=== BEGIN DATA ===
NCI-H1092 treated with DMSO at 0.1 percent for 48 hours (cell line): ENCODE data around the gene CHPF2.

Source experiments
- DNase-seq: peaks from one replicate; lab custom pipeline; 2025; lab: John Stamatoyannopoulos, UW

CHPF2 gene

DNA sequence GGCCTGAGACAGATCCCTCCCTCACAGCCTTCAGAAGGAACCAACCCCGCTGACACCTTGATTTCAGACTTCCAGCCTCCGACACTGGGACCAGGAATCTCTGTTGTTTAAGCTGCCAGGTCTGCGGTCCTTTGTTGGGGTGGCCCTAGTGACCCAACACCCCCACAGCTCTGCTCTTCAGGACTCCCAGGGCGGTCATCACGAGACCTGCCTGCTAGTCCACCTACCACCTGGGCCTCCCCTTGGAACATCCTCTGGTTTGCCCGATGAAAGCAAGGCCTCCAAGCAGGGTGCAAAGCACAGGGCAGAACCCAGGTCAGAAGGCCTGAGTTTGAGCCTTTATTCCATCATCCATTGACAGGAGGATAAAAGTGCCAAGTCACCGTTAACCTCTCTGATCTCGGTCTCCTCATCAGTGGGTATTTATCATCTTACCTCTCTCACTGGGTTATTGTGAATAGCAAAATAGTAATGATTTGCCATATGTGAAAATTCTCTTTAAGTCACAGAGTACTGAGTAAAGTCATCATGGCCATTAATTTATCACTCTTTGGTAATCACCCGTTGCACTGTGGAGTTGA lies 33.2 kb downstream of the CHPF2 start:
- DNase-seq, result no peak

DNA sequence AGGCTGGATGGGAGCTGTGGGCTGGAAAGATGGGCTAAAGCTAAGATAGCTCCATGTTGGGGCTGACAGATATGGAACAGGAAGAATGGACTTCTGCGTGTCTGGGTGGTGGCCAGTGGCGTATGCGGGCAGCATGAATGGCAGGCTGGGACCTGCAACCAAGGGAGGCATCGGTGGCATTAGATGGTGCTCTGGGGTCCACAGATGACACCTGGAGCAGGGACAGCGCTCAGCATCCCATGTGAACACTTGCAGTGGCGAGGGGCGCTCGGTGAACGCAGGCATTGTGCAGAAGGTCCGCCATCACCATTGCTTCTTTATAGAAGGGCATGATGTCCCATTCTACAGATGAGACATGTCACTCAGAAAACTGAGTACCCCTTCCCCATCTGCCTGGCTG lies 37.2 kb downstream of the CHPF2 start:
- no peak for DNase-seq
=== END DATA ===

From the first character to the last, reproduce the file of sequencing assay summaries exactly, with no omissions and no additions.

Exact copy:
NCI-H1092 treated with DMSO at 0.1 percent for 48 hours (cell line): ENCODE data around the gene CHPF2.

Source experiments
- DNase-seq: peaks from one replicate; lab custom pipeline; 2025; lab: John Stamatoyannopoulos, UW

CHPF2 gene

DNA sequence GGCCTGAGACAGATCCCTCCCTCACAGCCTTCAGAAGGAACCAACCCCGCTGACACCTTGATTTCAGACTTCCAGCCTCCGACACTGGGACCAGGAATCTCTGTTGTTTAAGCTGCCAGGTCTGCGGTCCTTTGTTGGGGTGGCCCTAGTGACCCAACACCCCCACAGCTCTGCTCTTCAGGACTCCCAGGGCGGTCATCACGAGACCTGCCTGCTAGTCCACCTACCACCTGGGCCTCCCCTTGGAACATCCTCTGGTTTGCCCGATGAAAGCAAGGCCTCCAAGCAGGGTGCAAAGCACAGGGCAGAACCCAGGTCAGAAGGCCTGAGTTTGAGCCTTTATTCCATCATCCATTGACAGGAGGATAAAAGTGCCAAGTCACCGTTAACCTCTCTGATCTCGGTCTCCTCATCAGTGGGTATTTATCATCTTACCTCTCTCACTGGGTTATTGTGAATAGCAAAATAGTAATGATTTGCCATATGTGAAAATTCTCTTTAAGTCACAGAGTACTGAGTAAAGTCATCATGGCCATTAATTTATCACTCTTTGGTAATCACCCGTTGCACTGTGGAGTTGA lies 33.2 kb downstream of the CHPF2 start:
- DNase-seq, result no peak

DNA sequence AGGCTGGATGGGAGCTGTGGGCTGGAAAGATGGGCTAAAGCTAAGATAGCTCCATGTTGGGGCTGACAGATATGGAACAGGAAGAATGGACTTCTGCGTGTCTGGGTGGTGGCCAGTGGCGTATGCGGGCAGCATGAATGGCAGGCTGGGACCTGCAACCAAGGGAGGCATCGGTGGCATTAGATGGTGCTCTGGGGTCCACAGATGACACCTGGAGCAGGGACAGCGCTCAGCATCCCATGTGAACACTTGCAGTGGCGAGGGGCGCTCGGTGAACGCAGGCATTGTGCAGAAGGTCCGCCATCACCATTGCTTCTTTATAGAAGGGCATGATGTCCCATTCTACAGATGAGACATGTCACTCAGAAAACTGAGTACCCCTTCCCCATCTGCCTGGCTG lies 37.2 kb downstream of the CHPF2 start:
- no peak for DNase-seq